Seriously, Dragonslayer would almost certainly be better off being based in the UK: check out the cost of importing Bell, Wenonah, Placid, etc - the competition is not an issue, and I suspect the same would be true in continental Europe!

That said... please do see this through as currently conceived as even allowing for Charlie's reservations about the costings... it makes for an interesting read for those of us who ain't ever really got our heads around the production side of things.


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 Post subject: Re: DragonSlayer Canoes
PostPosted: December 2nd, 2009, 8:46 pm 
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Charlie, I personally never really considered a $1000 composite canoe as a possibility. But surely there is a price point well below $2000 that a composite canoe can be made that the manufacturer can make money. That might be $1200 that Kaz seems to be able to make a go with, or $1500 which seems more logical to me.... but you make a good point I'm not running a canoe business.

You make the comparison to a Ferrari of a quality composite canoe. I thought it was a BMW. BMW builds a fine automobile, but they ain't Ferraris!!! The reality is that there isn't a current composite rec boat on the market that could be compared to the 2010 Ferrari 612 Scaglietti. The Flashfire for example, probably my favorite composite boat above all others would really be more like a 1994 348. Yeah, it's still a Ferrari and people still notice, but it's not an cutting edge car, just like the Fire boats aren't cutting edge canoes. So selling a Flashfire in Infusion technology would be like selling a full carbon monocoque framed, carbon bodied 348 to the Ferraristi.

I know if I was sitting on an extra $230,000 dollars I wouldn't be spending it on 348 made with modern materials, and I know that I'm not going to peel off $3000 buckaroos for any 15 year old rec hull made of those same materials.

PK


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 Post subject: Re: DragonSlayer Canoes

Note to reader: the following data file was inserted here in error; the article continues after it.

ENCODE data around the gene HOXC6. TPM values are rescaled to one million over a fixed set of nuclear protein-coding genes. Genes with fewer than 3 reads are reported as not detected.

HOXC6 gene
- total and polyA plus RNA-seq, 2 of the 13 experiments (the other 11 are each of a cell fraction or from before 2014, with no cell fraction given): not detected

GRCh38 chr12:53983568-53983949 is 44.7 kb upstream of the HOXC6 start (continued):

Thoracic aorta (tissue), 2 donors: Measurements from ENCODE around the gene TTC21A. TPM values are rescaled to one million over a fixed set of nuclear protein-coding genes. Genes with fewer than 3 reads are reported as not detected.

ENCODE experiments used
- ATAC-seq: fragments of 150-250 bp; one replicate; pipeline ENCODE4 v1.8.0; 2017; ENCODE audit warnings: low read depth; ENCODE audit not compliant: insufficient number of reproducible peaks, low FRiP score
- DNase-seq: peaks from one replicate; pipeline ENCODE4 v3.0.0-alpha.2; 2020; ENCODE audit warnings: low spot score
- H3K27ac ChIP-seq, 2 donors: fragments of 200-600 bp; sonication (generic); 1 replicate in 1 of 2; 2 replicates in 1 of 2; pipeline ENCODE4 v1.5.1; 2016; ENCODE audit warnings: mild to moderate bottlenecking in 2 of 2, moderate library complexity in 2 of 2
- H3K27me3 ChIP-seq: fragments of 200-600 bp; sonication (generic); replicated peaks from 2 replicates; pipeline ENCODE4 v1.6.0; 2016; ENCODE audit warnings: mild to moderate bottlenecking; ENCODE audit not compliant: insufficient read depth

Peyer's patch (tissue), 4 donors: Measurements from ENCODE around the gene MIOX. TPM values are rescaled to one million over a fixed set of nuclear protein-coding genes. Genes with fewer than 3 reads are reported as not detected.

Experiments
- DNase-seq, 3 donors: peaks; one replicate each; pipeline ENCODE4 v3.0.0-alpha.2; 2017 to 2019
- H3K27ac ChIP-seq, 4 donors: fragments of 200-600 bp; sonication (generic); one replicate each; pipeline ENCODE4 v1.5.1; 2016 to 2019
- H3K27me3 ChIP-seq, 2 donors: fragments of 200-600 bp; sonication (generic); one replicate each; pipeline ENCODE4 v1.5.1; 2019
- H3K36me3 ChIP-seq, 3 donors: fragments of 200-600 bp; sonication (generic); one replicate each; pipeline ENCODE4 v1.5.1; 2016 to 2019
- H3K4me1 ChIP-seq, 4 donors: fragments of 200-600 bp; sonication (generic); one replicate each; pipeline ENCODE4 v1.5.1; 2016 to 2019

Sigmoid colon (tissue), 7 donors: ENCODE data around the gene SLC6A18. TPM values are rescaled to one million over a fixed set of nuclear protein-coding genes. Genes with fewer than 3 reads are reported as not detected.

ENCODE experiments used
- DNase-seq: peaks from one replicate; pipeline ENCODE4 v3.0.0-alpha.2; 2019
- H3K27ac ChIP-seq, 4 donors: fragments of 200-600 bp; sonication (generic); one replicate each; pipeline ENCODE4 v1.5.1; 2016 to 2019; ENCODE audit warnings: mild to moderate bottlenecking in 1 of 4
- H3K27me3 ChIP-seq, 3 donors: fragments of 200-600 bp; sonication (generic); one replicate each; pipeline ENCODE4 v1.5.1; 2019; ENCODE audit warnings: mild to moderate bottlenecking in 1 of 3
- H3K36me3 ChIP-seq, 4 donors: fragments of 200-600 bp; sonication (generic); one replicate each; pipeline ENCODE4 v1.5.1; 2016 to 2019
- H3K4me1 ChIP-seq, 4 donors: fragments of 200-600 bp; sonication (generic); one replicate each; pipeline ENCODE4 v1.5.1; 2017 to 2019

PostPosted: December 3rd, 2009, 5:22 am 
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pknoerr wrote:
I know that I'm not going to peel off $3000 buckaroos for any 15 year old rec hull made of those same materials.
That's the minimum for a Bell or Wenonah composite canoe over here in the UK: for a rapidfire we'd be looking at $5,000 and upwards! The $2,000 you're not happy with for a top end composite is about what we'd pay for a royalex Yellowstone Solo or Argosy!

Following this and other MYCCR threads has been a real eye opener into WHY the basic US costs are what they are... and have actually led me to the view the US prices from Swift, Placid and the rest as a lot more justifiable than I could ever have imagined.

One additional factor: seems to me (from afar) that unlike here... you've all got access to a decent selection of used composite solos - ideal for the folk who aren't prepared to pay (or can't afford) the $2,000+ prices. Maybe I'm misreading the market... but I'd worry that DragonSlayer canoes might find that the most cost conscious buyers are actually quite satisfied with this way of getting their canoes on the cheap.


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 Post subject: Re: DragonSlayer Canoes
PostPosted: December 3rd, 2009, 6:29 am 
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snowgoose.skipper wrote:
One additional factor: seems to me (from afar) that unlike here... you've all got access to a decent selection of used composite solos - ideal for the folk who aren't prepared to pay (or can't afford) the $2,000+ prices. Maybe I'm misreading the market... but I'd worry that DragonSlayer canoes might find that the most cost conscious buyers are actually quite satisfied with this way of getting their canoes on the cheap.


I think that the used market comes into play more in the US than in Canada, and more among the established canoeists than among those new to the sport. I've bought more than my share of used top end canoes from canoe owners much more well-heeled than I but who lost interest and sold out after heading on to their next dalliance.

PK


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 Post subject: Re: DragonSlayer Canoes
PostPosted: December 4th, 2009, 12:45 am 
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Charlie Wilson wrote:
DS canoes is pretending to make... DS is able to market the product at half what Hemlock and Vermont ask. Now how can that be? I suspect the answer is ridiculously low cost projections.


Well, my friend, I put my figures - all of them - right out there on the table for everybody to see. I'll even send you the entire spreadsheet if you want it.

I've been doing research for years about these things and I know most of the main suppliers, even ordered from a few of them. I have a really fair idea of exactly how much the materials that go into these things cost, and how much of them I will need to buy for each canoe. Scraps and bias cuts are used for lots of reasons besides "scientifically applied" reinforcements. Aside from reducing weight, using cuts like this where possible saves the cost of buying needless yards of materials. I know how much resin goes into a hull (give or take 10%) and how much it costs per gallon when purchased in bulk - the same way large concerns like Bell buy it... or even small shops like PBW if they're smart. I know I don't have to buy thousands of yards of cloth to get a decent price break. Sweet Composites (the company I used as a model in my spreadsheet) offers nice deals for even a 100 yard roll, and a lot better for 500 yds. Not a deal breaker for anybody starting up any kind of business.